Solar air heater, adaptable to any type of house, by Guy Isabel.
The design of this solar heating was strongly inspired by Guy Isabel, on the plans he describes in his book Les capteurs solaires à air, Eyrolles edition.
The sun transmits energy to the earth by radiation. At the equator, the radiation reaches the power of 1000 W / m², it is by comparison, the power of a small electric heater.
Solar energy is a free and intermittent energy, which is relatively simple to transform efficiently as heat, (yield easily above 60%).
This website allows to know according to the season and the geographical position, many parameters such as the maximum power per m², the angle of the sun compared to the place.
Solar air heater
Concretely, it is a question of transforming the solar radiation into heat thanks to what is called a black body (for example the very hot tar in the summer or the dashboard of a car parked in full sun).
For housing, the most common systems on this principle are solar water heaters, often installed on the slopes of roofs to make domestic hot water supplements of conventional systems.
Less known, the air sensor allows to heat the air of a room.
This tutorial presents the manufacture of an air sensor of 2 m² designed for the heating of the air of a room of 10 to 15 m² of 5 to 7 ° C winter on average, for France. It is a complement to the conventional heating system, which allows appreciable financial and ecological savings. At a cost of around € 200, it is quickly amortized.
In winter, the sensor sucks in the air from below, heats it thanks to the shaving sun, then restores it to the habitat through the high outlet, at a temperature of up to 70 ° C locally (instantly diluted in the water). ambient atmosphere).
In summer, an external hatch allows to reject the hot air of the sensor outside while aspiring at the same time the air of the habitat, thus creating a natural ventilation.A valve connected to a thermostatic jack, allows to manage automatically and without electricity, the opening of the air circulation, only when it has reached more than 25 ° C in the sensor.
The tutorial presented here is 2.09m x 1.09m overall
Note: Here, the frame is sized to accommodate a glass 1m x 2m by 6mm thick, a 10mm film plywood bottom and a 22mm insulating layer in STEICO. The dimensions will therefore be adapted according to the availability of each.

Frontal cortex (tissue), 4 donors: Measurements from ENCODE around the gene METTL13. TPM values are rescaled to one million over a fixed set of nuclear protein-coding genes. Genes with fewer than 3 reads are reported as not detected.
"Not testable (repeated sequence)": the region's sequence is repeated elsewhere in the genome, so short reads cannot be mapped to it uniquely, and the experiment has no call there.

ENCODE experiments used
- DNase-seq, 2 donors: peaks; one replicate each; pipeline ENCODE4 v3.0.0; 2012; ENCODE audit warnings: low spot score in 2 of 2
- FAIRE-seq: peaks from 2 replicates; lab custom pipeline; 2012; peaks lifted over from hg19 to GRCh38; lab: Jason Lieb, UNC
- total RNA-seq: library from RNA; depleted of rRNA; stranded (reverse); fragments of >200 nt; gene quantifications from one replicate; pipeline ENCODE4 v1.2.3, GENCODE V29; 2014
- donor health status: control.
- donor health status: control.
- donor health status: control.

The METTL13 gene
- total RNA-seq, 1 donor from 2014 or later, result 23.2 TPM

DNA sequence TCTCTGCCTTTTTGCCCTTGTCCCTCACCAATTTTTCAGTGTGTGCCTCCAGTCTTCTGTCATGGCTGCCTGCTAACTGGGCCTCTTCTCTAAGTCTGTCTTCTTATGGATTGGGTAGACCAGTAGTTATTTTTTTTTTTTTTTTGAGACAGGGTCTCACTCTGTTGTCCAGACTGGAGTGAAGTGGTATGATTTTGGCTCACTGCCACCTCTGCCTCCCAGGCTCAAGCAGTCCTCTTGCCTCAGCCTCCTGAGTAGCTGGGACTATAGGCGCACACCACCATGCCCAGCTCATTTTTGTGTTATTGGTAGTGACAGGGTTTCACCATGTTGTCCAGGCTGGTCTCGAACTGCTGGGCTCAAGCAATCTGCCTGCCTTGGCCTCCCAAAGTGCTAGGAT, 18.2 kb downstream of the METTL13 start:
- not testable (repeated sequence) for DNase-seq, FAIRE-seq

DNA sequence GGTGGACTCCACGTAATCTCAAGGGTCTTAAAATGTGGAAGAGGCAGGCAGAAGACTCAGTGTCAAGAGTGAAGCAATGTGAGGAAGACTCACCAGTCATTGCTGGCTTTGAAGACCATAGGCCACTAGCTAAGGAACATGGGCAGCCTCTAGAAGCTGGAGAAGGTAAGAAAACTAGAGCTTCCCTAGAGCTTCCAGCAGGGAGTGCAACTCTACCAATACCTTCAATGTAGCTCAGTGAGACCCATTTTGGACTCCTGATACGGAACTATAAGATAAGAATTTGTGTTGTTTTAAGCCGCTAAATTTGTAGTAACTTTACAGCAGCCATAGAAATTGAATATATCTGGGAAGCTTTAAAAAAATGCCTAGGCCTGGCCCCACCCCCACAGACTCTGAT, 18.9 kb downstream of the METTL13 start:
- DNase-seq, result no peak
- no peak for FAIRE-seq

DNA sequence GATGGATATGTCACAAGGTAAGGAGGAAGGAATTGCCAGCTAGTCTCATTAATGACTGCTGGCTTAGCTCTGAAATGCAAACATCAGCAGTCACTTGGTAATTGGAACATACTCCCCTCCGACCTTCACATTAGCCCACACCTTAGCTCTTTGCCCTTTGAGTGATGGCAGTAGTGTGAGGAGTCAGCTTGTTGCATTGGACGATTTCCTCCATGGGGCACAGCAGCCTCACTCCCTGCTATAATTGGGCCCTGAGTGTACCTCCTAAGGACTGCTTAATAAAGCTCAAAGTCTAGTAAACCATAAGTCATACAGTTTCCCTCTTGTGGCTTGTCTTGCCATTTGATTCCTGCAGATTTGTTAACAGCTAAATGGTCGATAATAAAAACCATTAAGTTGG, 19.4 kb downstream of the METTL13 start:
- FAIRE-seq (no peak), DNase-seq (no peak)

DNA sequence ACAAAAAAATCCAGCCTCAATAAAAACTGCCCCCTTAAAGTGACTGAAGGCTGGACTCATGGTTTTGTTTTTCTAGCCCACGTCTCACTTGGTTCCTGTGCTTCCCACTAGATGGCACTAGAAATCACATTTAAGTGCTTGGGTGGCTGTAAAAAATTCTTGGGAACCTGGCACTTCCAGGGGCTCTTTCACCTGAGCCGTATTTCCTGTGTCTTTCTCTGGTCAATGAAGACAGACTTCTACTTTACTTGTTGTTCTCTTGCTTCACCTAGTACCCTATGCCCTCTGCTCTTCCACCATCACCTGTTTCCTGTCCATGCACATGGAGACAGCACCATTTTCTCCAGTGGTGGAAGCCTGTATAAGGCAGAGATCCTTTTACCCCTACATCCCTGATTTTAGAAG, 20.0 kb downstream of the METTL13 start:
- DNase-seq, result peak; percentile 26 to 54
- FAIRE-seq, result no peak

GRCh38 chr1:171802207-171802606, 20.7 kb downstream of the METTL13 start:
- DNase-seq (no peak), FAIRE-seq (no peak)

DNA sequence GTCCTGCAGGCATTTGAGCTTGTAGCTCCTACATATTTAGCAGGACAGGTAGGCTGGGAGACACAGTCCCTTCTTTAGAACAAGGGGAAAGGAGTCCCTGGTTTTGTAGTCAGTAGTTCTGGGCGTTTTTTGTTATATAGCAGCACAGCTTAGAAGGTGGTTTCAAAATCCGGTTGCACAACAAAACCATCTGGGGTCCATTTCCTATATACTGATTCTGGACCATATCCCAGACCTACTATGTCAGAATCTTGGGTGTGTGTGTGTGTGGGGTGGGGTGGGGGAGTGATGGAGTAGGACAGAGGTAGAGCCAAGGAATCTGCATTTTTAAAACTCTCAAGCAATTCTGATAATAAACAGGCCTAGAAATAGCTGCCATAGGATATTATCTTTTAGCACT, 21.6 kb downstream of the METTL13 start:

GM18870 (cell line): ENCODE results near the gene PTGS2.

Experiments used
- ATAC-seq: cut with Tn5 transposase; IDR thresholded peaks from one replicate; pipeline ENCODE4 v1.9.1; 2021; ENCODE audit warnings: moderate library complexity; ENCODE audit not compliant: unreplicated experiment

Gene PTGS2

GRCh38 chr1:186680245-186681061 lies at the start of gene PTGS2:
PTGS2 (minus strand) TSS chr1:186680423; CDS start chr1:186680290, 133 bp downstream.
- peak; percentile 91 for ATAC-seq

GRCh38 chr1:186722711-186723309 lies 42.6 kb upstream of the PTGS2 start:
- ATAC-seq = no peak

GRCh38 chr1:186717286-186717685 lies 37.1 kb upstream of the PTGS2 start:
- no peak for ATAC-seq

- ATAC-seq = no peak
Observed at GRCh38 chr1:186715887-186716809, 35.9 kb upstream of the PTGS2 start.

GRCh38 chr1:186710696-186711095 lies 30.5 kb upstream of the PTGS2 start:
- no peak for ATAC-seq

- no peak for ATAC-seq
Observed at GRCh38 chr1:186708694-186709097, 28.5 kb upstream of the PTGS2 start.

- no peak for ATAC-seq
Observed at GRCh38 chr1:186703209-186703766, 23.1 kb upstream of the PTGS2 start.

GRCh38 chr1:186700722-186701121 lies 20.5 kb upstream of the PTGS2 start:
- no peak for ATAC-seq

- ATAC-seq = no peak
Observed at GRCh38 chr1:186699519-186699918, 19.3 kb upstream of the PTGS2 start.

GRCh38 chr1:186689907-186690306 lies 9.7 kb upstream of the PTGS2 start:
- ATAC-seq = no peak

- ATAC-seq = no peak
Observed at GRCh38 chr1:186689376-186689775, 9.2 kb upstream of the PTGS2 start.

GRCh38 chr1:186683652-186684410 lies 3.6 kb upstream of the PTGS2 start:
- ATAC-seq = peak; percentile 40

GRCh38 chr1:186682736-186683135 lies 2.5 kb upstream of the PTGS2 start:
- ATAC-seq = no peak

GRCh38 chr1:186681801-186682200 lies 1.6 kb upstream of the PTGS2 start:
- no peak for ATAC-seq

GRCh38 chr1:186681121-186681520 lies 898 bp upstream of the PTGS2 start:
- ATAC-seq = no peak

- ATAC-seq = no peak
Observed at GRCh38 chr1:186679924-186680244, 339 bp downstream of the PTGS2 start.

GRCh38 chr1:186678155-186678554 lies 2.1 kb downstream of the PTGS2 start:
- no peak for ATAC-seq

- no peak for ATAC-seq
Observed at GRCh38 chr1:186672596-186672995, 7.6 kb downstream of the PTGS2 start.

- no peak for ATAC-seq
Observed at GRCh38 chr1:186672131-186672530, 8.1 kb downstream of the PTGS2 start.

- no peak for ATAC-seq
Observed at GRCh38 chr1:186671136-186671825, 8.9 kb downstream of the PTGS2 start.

Note: These 32mm correspond to the insulating thickness + filmed plywood. There is 8mm remaining on the other edge to accommodate the thickness of the glass and a seal comribande.
Note: This cut allows to find the dimension 1m x 2m of the window inside the frame.
Note: Here, the chosen ventilation flap is 100mm in diameter, so it is at this diameter that the inlet and the outlet will be made.
Note: Depending on the chosen insulation, the installation of a rain screen at the back is not necessarily necessary if it is well waterproof.
Note: In order to reduce the energy loss in the sensor, the film plywood bottom is covered with an aluminum layer to reflect the infrared radiation in the sensor.
Note: Here, the gap including 2 cleats is 220mm, this is the width of the slates used later. This spacing will allow a light recovery of each slate.
Note: The row of slate is raised near the exit so that the air in front of and behind the slates can be evacuated, both in winter and in summer by the "summer hatch".
Note: Here, a tempered glass 6mm thick is used. It is also possible to use polycarbonate.
'Note:' The baffles are used to hold the glass in its housing by compressing the compression joint. They must both cover the edge of the glass and rest on the frame.
Note: The thermostatic cylinder works without electricity. It contains a calibrated material that expands from 25 ° C and retracts below.